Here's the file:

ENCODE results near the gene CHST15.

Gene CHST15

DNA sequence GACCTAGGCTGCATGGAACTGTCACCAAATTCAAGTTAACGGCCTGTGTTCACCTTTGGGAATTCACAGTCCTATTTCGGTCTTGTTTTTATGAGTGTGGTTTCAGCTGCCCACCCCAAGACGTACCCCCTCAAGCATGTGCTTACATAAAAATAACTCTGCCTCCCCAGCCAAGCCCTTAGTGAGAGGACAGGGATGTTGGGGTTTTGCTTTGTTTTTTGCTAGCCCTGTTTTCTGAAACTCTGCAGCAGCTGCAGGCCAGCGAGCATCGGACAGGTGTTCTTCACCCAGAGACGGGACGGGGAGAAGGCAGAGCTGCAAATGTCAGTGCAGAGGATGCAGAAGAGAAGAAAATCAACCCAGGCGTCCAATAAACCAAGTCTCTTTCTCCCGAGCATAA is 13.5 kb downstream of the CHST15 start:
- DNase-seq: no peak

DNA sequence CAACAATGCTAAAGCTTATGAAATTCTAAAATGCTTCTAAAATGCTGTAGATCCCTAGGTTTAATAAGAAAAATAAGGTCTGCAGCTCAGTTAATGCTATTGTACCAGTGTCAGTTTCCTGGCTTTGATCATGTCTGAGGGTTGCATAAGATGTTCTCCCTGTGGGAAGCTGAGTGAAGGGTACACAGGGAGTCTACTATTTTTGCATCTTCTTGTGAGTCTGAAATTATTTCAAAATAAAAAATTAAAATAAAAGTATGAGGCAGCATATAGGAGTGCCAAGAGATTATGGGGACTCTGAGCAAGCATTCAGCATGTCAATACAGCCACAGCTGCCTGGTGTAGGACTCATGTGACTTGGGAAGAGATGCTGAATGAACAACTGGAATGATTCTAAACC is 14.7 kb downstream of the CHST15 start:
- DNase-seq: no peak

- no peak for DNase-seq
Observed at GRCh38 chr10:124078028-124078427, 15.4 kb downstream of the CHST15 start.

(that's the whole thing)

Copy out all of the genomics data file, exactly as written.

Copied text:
ENCODE results near the gene CHST15.

Gene CHST15

DNA sequence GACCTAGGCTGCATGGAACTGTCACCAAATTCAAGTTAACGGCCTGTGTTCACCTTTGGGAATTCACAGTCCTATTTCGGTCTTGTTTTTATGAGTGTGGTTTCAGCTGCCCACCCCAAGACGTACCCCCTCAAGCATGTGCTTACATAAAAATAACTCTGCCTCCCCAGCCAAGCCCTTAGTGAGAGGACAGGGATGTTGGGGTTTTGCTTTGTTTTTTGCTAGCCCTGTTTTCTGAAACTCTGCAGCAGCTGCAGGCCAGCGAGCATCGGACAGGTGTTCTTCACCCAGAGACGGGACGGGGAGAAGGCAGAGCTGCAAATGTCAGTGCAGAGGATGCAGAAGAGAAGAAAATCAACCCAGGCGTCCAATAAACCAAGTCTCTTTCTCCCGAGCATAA is 13.5 kb downstream of the CHST15 start:
- DNase-seq: no peak

DNA sequence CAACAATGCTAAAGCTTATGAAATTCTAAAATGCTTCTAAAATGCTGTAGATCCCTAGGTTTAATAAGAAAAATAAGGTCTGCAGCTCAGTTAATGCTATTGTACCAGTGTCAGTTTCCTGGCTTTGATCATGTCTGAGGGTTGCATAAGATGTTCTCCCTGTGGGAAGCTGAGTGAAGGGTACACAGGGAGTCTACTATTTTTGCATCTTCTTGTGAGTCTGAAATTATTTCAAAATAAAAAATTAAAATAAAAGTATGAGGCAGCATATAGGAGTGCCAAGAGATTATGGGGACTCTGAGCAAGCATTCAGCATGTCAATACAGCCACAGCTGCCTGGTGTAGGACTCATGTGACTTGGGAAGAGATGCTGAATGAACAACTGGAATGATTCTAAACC is 14.7 kb downstream of the CHST15 start:
- DNase-seq: no peak

- no peak for DNase-seq
Observed at GRCh38 chr10:124078028-124078427, 15.4 kb downstream of the CHST15 start.